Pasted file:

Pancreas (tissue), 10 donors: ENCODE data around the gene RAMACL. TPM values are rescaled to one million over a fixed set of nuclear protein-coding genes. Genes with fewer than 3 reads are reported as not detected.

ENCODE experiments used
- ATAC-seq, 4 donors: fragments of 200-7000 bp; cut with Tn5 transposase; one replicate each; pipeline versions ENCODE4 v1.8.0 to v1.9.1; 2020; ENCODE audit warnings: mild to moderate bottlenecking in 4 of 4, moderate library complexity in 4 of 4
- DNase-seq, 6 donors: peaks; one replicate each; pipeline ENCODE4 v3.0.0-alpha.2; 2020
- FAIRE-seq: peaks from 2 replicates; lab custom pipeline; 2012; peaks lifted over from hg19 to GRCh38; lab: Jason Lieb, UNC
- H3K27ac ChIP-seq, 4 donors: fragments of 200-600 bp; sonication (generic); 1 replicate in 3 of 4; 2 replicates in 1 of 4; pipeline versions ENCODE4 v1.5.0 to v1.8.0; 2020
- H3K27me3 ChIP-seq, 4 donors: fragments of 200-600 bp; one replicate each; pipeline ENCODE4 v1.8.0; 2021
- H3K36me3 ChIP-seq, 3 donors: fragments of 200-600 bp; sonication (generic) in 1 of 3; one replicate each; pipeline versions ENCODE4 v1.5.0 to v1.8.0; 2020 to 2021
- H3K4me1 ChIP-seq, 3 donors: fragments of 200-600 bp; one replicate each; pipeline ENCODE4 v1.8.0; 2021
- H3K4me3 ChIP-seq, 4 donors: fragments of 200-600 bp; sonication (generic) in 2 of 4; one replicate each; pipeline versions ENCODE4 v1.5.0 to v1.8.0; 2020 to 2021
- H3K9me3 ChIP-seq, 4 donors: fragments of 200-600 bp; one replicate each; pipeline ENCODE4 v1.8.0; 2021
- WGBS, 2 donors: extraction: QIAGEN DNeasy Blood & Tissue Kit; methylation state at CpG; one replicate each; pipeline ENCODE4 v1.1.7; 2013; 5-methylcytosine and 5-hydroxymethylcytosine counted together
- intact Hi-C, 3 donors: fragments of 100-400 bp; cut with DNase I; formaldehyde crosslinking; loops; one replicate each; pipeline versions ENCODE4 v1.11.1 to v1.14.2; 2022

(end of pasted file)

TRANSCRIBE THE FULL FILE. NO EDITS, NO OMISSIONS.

Pancreas (tissue), 10 donors: ENCODE data around the gene RAMACL. TPM values are rescaled to one million over a fixed set of nuclear protein-coding genes. Genes with fewer than 3 reads are reported as not detected.

ENCODE experiments used
- ATAC-seq, 4 donors: fragments of 200-7000 bp; cut with Tn5 transposase; one replicate each; pipeline versions ENCODE4 v1.8.0 to v1.9.1; 2020; ENCODE audit warnings: mild to moderate bottlenecking in 4 of 4, moderate library complexity in 4 of 4
- DNase-seq, 6 donors: peaks; one replicate each; pipeline ENCODE4 v3.0.0-alpha.2; 2020
- FAIRE-seq: peaks from 2 replicates; lab custom pipeline; 2012; peaks lifted over from hg19 to GRCh38; lab: Jason Lieb, UNC
- H3K27ac ChIP-seq, 4 donors: fragments of 200-600 bp; sonication (generic); 1 replicate in 3 of 4; 2 replicates in 1 of 4; pipeline versions ENCODE4 v1.5.0 to v1.8.0; 2020
- H3K27me3 ChIP-seq, 4 donors: fragments of 200-600 bp; one replicate each; pipeline ENCODE4 v1.8.0; 2021
- H3K36me3 ChIP-seq, 3 donors: fragments of 200-600 bp; sonication (generic) in 1 of 3; one replicate each; pipeline versions ENCODE4 v1.5.0 to v1.8.0; 2020 to 2021
- H3K4me1 ChIP-seq, 3 donors: fragments of 200-600 bp; one replicate each; pipeline ENCODE4 v1.8.0; 2021
- H3K4me3 ChIP-seq, 4 donors: fragments of 200-600 bp; sonication (generic) in 2 of 4; one replicate each; pipeline versions ENCODE4 v1.5.0 to v1.8.0; 2020 to 2021
- H3K9me3 ChIP-seq, 4 donors: fragments of 200-600 bp; one replicate each; pipeline ENCODE4 v1.8.0; 2021
- WGBS, 2 donors: extraction: QIAGEN DNeasy Blood & Tissue Kit; methylation state at CpG; one replicate each; pipeline ENCODE4 v1.1.7; 2013; 5-methylcytosine and 5-hydroxymethylcytosine counted together
- intact Hi-C, 3 donors: fragments of 100-400 bp; cut with DNase I; formaldehyde crosslinking; loops; one replicate each; pipeline versions ENCODE4 v1.11.1 to v1.14.2; 2022